Melendez had previously worked for Warner Bros. and Disney, and working on Peanuts-related material gave him a chance to animate a truly flat cartoon design.[20] The movement of Schulz's characters, particularly the Peanuts gang, was very limited. The character of Snoopy, however, proved the exception to the rule. "He can do anything – move and dance – and he's very easy to animate," said Melendez.[20]
A true classic, the festive red-and-white Christmas tree skirt helps you jingle all the way this holiday season. Protect your floors from needles and sap while showing off your Christmas presents. Go beyond traditional holiday colors with a luxurious white velvet tree skirt that’s adorned with a beaded, gold-tone nativity scene. For a more casual look, try a skirt that boasts snowflakes or a simple holiday message. Whatever your choice, you’re sure to bring some extra yuletide spirit to your tree all season long.

Other sources have offered a connection between the first documented Christmas trees in Alsace around 1600 and pre-Christian traditions. For example, according to the Encyclopædia Britannica, "The use of evergreen trees, wreaths, and garlands to symbolize eternal life was a custom of the ancient Egyptians, Chinese, and Hebrews. Tree worship was common among the pagan Europeans and survived their conversion to Christianity in the Scandinavian customs of decorating the house and barn with evergreens at the New Year to scare away the devil and of setting up a tree for the birds during Christmas time."[13]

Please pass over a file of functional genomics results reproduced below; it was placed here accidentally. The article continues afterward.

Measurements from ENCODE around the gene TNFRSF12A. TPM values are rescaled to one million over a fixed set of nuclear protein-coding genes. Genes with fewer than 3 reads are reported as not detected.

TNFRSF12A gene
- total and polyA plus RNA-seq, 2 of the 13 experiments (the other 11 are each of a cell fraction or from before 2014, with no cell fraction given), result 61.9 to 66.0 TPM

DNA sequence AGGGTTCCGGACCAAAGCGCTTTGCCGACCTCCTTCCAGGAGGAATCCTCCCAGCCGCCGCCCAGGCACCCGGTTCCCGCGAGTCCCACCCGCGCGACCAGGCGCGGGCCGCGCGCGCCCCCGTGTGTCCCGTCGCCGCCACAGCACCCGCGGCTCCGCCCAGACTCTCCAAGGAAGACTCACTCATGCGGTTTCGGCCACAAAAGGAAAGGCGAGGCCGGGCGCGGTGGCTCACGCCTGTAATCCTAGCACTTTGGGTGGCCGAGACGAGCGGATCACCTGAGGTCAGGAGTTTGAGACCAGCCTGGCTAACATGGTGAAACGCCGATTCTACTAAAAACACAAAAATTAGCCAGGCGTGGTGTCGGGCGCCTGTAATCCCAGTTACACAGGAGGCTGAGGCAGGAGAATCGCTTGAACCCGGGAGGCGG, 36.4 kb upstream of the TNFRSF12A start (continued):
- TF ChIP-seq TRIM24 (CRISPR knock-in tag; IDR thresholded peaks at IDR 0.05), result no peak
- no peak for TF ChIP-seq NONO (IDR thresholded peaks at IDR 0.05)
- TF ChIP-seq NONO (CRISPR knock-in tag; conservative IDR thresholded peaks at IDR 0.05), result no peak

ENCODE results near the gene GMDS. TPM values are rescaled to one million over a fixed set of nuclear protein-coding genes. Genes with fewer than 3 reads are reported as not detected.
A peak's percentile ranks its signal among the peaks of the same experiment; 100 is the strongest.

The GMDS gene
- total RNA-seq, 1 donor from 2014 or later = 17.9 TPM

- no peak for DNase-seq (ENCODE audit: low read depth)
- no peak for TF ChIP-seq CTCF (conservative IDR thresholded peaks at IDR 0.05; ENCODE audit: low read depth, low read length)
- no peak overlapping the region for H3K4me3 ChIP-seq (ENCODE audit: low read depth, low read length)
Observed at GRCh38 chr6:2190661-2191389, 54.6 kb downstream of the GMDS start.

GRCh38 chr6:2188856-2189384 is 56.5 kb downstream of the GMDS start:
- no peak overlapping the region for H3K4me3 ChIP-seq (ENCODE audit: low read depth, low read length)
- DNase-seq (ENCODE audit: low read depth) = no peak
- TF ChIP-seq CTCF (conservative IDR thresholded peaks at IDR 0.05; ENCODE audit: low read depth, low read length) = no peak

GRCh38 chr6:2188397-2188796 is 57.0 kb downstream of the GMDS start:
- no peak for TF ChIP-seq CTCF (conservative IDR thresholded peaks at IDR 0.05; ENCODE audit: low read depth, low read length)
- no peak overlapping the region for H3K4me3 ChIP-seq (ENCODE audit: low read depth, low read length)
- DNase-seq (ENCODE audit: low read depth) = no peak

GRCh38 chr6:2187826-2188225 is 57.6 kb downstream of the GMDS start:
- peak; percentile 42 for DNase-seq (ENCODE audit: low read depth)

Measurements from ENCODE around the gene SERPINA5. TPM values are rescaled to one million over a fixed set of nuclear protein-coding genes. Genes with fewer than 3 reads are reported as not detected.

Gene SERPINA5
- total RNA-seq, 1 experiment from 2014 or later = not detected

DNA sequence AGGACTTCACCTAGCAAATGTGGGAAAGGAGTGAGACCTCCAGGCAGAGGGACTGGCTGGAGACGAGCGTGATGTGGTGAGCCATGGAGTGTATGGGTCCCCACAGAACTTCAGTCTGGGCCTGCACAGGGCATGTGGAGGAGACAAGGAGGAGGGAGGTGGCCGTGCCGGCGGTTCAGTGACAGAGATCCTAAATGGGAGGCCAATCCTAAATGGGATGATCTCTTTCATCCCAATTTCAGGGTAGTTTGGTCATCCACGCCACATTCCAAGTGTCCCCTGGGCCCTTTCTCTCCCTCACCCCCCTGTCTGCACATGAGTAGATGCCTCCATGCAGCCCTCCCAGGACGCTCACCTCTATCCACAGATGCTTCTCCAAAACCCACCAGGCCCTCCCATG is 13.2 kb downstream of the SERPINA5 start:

In the early 19th century, the custom became popular among the nobility and spread to royal courts as far as Russia. Princess Henrietta of Nassau-Weilburg introduced the Christmas tree to Vienna in 1816, and the custom spread across Austria in the following years. In France, the first Christmas tree was introduced in 1840 by the duchesse d'Orléans. In Denmark a Danish newspaper claims that the first attested Christmas tree was lit in 1808 by countess Wilhemine of Holsteinborg. It was the aging countess who told the story of the first Danish Christmas tree to the Danish writer Hans Christian Andersen in 1865. He had published a fairy-tale called The Fir-Tree in 1844, recounting the fate of a fir-tree being used as a Christmas tree.[30]
“This is a lovely tree; it is so realistic-looking that it has to be touched to confirm that it’s not real. Substantial branches don’t sag, except with the very heaviest ornaments. I like lots of lights, and the way these lights are mounted gives the appearance of having more lights, even with ornaments. It was easy to assemble; though you should plan on spending a lot of time ‘fluffing’ since there are many, many branch tips! I bought this one for my mother; and we liked it so much, I’ve ordered the 7.5-foot-tall one as a gift for my daughter’s family!”